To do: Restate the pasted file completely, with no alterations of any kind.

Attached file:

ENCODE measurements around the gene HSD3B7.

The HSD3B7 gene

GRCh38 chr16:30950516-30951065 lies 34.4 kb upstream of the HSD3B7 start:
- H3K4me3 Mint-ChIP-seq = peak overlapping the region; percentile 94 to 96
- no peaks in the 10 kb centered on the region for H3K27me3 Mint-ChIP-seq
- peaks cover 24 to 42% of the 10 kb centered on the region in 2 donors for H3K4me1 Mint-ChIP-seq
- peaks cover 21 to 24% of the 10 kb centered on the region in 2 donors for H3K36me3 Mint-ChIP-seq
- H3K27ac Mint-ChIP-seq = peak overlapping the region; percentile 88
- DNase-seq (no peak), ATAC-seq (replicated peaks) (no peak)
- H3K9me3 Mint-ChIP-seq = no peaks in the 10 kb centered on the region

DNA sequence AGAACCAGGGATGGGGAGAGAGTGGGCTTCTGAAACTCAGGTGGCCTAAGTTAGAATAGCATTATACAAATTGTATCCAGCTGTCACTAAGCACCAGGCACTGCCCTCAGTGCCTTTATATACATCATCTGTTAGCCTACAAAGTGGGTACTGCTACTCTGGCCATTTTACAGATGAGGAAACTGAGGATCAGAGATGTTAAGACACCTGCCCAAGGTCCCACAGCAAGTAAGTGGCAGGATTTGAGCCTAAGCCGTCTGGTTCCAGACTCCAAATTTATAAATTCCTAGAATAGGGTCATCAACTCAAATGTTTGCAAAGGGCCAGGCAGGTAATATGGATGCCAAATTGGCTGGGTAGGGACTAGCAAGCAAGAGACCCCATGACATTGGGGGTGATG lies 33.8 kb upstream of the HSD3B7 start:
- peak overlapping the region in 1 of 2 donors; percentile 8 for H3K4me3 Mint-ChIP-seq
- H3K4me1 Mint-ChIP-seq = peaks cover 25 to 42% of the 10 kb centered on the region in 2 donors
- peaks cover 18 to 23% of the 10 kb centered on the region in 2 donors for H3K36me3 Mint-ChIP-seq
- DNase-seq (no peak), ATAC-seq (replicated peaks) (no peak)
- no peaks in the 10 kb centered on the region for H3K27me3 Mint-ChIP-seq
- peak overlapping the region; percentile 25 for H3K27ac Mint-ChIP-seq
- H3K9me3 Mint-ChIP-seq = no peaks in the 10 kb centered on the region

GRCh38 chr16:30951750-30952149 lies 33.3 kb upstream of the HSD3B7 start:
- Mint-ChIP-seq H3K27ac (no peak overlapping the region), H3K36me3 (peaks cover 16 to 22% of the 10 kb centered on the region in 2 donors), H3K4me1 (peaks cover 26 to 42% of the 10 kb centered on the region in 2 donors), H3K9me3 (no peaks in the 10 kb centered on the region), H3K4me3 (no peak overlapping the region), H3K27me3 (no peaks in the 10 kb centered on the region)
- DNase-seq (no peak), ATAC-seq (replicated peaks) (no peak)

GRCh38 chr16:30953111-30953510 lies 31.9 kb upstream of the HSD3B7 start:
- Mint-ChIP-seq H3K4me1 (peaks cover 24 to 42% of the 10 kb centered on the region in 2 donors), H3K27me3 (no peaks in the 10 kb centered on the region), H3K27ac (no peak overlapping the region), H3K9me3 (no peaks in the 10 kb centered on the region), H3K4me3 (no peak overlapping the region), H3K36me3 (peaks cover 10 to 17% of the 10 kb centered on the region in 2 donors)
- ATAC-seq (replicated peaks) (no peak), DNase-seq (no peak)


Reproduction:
ENCODE measurements around the gene HSD3B7.

The HSD3B7 gene

GRCh38 chr16:30950516-30951065 lies 34.4 kb upstream of the HSD3B7 start:
- H3K4me3 Mint-ChIP-seq = peak overlapping the region; percentile 94 to 96
- no peaks in the 10 kb centered on the region for H3K27me3 Mint-ChIP-seq
- peaks cover 24 to 42% of the 10 kb centered on the region in 2 donors for H3K4me1 Mint-ChIP-seq
- peaks cover 21 to 24% of the 10 kb centered on the region in 2 donors for H3K36me3 Mint-ChIP-seq
- H3K27ac Mint-ChIP-seq = peak overlapping the region; percentile 88
- DNase-seq (no peak), ATAC-seq (replicated peaks) (no peak)
- H3K9me3 Mint-ChIP-seq = no peaks in the 10 kb centered on the region

DNA sequence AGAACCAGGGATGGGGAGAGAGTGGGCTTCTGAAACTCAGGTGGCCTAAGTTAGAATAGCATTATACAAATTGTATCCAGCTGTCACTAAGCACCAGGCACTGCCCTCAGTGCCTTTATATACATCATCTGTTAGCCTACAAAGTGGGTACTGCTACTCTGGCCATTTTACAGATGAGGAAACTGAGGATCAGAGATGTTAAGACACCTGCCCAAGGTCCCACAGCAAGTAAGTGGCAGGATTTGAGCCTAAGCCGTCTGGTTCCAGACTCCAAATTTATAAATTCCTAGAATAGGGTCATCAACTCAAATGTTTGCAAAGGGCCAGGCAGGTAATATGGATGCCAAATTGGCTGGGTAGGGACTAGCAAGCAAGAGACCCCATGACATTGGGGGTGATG lies 33.8 kb upstream of the HSD3B7 start:
- peak overlapping the region in 1 of 2 donors; percentile 8 for H3K4me3 Mint-ChIP-seq
- H3K4me1 Mint-ChIP-seq = peaks cover 25 to 42% of the 10 kb centered on the region in 2 donors
- peaks cover 18 to 23% of the 10 kb centered on the region in 2 donors for H3K36me3 Mint-ChIP-seq
- DNase-seq (no peak), ATAC-seq (replicated peaks) (no peak)
- no peaks in the 10 kb centered on the region for H3K27me3 Mint-ChIP-seq
- peak overlapping the region; percentile 25 for H3K27ac Mint-ChIP-seq
- H3K9me3 Mint-ChIP-seq = no peaks in the 10 kb centered on the region

GRCh38 chr16:30951750-30952149 lies 33.3 kb upstream of the HSD3B7 start:
- Mint-ChIP-seq H3K27ac (no peak overlapping the region), H3K36me3 (peaks cover 16 to 22% of the 10 kb centered on the region in 2 donors), H3K4me1 (peaks cover 26 to 42% of the 10 kb centered on the region in 2 donors), H3K9me3 (no peaks in the 10 kb centered on the region), H3K4me3 (no peak overlapping the region), H3K27me3 (no peaks in the 10 kb centered on the region)
- DNase-seq (no peak), ATAC-seq (replicated peaks) (no peak)

GRCh38 chr16:30953111-30953510 lies 31.9 kb upstream of the HSD3B7 start:
- Mint-ChIP-seq H3K4me1 (peaks cover 24 to 42% of the 10 kb centered on the region in 2 donors), H3K27me3 (no peaks in the 10 kb centered on the region), H3K27ac (no peak overlapping the region), H3K9me3 (no peaks in the 10 kb centered on the region), H3K4me3 (no peak overlapping the region), H3K36me3 (peaks cover 10 to 17% of the 10 kb centered on the region in 2 donors)
- ATAC-seq (replicated peaks) (no peak), DNase-seq (no peak)